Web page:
VAST Lineage 2009-2018

Four consolidated groups in the VAST dataset:

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In the second cases study we took the role of Alice, a VAST Steering Committee (SC) member, who participates in a SC meeting to validate the Program Committee proposed by the VAST paper chairs for the next conference. One of the many problems that all conference organizers face is to balance the members of the Program Committee according to several criteria. The InfoVis Steering Committee Policies FAQ states that the composition of the Program Committee should consider explicitly how to achieve an appropriate and diverse mix of:

  • academic lineages
  • research topics
  • job (academia, industry)
  • geography (in rough proportion to the research activity in major regions)
  • gender

Most of these criteria are well understood, except academic lineage which is not clearly defined. Alice will use the “Visualization Publi- cations Data” (VisPubData) to find-out if she can objectify this concept of lineage to check the diversity of the proposed Program Committee accordingly. Using PK-clustering, Alice loads the VisPubData, filtered to only contain articles from the VAST conference, between 2009–2018. Only prolific authors can be members of the program committee, but highly filtering the co-authorship network would change its structure and disconnect it. Thus, PK-clustering uses the unfiltered network with 1383 nodes to run the clustering and perform the matching (Step 1 of the process). But only 113 authors with more than 4 articles will be consolidated (Steps 2 and 3). Alice then starts the PK-clustering process. She enters her prior knowledge, which is partial and based on two strategies: her knowledge of some areas of VAST, and the name of well-known researchers who have developed their own lineage. She runs the algorithms and 5 algorithms produce a perfect match, acknowledging her knowledge of some areas of VAST. She then shows the results to other members of the SC who will help her consolidating the lineage clusters.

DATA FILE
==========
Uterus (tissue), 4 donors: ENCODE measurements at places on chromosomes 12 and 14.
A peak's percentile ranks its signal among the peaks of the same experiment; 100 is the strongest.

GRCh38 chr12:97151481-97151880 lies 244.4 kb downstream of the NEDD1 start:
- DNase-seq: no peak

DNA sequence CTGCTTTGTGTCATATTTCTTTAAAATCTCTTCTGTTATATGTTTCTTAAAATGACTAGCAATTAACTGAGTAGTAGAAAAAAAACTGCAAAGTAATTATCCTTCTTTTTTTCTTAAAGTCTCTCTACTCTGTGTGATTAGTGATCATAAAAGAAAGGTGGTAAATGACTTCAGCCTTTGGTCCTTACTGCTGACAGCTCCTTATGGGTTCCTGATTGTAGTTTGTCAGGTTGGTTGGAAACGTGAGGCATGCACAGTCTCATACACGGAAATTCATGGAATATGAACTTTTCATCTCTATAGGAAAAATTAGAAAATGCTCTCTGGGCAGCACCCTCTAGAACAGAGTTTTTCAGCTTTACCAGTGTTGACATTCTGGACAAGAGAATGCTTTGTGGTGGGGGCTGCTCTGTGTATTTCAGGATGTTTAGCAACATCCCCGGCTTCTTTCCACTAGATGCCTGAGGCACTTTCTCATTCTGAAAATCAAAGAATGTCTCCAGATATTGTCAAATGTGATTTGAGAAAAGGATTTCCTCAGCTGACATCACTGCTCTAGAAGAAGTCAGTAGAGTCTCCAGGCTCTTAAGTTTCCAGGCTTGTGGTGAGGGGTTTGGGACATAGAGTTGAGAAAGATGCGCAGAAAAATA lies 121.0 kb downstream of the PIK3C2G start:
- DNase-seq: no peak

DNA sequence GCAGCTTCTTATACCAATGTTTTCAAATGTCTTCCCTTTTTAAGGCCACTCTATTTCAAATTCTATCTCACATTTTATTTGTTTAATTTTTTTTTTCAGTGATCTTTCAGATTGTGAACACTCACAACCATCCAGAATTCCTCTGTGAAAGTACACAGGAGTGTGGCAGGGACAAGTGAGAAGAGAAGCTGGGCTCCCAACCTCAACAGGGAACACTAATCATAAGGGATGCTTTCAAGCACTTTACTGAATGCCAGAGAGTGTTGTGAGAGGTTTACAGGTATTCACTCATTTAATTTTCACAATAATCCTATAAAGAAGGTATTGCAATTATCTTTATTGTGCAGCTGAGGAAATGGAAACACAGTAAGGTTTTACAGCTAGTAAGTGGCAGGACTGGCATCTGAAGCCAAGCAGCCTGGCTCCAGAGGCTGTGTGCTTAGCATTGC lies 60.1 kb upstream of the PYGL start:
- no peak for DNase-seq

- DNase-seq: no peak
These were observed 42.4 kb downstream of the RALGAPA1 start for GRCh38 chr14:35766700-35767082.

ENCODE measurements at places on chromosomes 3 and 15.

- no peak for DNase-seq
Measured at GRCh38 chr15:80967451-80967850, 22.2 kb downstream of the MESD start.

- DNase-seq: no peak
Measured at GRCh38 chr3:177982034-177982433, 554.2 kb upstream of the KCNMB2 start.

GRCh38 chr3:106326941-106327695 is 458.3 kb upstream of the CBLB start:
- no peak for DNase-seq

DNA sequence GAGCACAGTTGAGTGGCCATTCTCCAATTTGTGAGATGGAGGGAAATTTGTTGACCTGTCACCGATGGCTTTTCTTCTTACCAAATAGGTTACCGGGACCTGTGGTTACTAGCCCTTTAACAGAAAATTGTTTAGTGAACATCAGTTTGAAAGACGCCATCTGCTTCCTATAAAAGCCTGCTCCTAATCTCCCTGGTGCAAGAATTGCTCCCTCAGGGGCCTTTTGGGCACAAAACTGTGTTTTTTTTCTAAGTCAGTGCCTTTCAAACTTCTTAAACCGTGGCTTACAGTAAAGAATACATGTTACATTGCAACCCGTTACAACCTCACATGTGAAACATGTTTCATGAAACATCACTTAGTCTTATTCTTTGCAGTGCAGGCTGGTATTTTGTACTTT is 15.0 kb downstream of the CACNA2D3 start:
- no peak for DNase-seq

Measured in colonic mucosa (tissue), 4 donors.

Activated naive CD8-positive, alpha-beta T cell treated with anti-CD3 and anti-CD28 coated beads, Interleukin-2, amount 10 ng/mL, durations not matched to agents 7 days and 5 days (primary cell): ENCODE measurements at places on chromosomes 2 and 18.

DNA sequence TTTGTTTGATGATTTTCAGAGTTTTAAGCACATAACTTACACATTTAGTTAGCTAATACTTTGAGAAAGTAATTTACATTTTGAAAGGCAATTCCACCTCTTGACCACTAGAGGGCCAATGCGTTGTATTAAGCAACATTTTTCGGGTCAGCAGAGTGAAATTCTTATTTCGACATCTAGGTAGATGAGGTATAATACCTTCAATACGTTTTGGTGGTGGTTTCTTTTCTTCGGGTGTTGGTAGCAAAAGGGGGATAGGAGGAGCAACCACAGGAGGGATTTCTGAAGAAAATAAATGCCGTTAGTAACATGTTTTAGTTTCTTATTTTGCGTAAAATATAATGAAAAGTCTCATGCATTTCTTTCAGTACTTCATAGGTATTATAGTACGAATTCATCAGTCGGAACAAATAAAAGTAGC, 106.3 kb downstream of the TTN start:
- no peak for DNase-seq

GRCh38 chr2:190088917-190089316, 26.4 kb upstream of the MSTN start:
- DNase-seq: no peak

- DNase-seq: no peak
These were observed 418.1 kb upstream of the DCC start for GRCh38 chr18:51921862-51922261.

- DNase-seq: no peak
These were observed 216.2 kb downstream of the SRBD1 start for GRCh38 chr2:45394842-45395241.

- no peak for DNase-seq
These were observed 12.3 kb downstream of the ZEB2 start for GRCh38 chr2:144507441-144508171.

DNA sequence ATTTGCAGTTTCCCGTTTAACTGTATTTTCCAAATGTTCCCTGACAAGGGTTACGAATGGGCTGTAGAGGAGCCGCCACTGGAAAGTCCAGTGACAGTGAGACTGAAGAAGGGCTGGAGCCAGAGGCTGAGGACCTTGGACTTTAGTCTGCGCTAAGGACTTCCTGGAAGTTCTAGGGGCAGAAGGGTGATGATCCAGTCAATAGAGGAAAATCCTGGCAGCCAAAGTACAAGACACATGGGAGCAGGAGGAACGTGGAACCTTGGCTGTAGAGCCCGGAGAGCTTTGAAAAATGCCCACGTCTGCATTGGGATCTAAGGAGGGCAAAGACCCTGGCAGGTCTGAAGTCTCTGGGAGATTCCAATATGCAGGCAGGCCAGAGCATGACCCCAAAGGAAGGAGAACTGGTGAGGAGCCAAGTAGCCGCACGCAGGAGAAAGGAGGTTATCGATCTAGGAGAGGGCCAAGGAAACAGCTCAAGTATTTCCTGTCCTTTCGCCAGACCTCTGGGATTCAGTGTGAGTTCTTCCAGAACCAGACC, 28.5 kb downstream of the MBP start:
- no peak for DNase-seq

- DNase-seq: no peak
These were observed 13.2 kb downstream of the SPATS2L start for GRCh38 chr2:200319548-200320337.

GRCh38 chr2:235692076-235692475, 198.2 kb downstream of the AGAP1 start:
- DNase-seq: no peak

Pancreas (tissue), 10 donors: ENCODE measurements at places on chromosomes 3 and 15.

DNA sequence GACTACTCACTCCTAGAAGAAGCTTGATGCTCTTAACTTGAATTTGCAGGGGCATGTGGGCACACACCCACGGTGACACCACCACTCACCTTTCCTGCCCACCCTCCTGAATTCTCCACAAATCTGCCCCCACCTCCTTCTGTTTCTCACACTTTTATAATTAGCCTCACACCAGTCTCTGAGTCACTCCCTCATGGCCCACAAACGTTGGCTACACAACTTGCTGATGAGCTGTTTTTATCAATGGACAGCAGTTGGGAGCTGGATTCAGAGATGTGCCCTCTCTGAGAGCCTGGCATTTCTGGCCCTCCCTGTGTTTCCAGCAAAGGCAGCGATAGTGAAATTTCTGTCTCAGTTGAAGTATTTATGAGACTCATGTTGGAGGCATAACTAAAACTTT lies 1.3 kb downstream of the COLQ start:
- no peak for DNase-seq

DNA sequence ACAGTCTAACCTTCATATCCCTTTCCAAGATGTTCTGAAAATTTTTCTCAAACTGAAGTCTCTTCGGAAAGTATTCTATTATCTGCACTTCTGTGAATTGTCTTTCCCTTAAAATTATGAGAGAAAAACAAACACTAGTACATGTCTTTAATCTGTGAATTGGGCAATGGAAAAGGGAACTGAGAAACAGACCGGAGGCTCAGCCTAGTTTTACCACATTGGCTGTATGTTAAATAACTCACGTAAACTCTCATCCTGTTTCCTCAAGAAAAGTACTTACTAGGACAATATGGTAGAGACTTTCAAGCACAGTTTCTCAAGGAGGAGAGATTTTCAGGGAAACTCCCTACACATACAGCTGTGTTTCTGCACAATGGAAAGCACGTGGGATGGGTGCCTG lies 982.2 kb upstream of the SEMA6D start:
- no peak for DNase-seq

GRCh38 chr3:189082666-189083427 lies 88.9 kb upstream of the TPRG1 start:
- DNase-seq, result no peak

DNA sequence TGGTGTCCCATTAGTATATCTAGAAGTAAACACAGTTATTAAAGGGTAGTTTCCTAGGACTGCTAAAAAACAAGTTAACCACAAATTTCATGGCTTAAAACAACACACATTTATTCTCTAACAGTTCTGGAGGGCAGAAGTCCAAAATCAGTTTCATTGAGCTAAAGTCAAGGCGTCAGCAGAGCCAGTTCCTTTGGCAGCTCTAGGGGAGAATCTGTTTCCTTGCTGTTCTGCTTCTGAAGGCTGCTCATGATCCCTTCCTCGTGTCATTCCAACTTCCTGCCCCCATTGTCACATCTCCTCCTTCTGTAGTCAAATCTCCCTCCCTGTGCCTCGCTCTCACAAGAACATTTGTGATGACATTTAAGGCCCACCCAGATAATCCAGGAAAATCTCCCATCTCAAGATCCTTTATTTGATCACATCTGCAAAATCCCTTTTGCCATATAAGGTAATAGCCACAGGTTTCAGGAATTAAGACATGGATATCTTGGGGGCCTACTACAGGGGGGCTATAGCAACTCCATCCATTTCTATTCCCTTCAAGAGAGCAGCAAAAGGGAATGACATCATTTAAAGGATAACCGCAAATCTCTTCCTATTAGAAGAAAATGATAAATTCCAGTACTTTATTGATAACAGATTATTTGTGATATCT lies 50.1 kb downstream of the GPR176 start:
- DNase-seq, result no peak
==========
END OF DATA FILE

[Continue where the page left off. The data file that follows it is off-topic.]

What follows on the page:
Her initial PK clusters are quickly consolidated, using Internet search to validate some less known authors. She then decides to create as many additional clusters and lineage groups as she can. For some authors, she decides to override the consensus of the algorithms. For example, she decides, and her colleagues agree, that Gennady and Natalia Andrienko are in their own lineage group and not in D. Keim’s. The history of VAST in Europe, very much centered around D. Keim and the VisMaster project, has strongly influenced the network structure and some knowledge is required to untangle it.

Using the louvain algorithm as starting point, Alice creates new groups and achieves a consensus among the experts on a plausible set of lineages for VAST. She then checks with the list proposed by the program committee by entering it in on a spreadsheet with the names and affiliations. She adds the groups and their color, and sort the list by group.

Alice can now report her work to the whole SC, which can check the balance of lineages according to this analysis, and decide if some lineage groups are over or under represented. By keeping the affiliations in the list, the SC can also check the balance of affiliations that is not always aligned with the lineages.

Using partitioning clustering (although with outliers) forces the algorithms or experts to make strong decisions related to lineages. But using a soft clustering (or overlapping partitions), while providing a more nuanced view of lineages, would not be as simple to interpret as coloring spreadsheet lines and sorting them; in the end, the final selection only uses the lineage criteria among many others. Still, we believe PK-clustering can provide a partial but concrete answer to the problem of defining what the scientific lineages are.


  • Vispubdata: IEEE Visualization (IEEE VIS) publications from 1990-2018.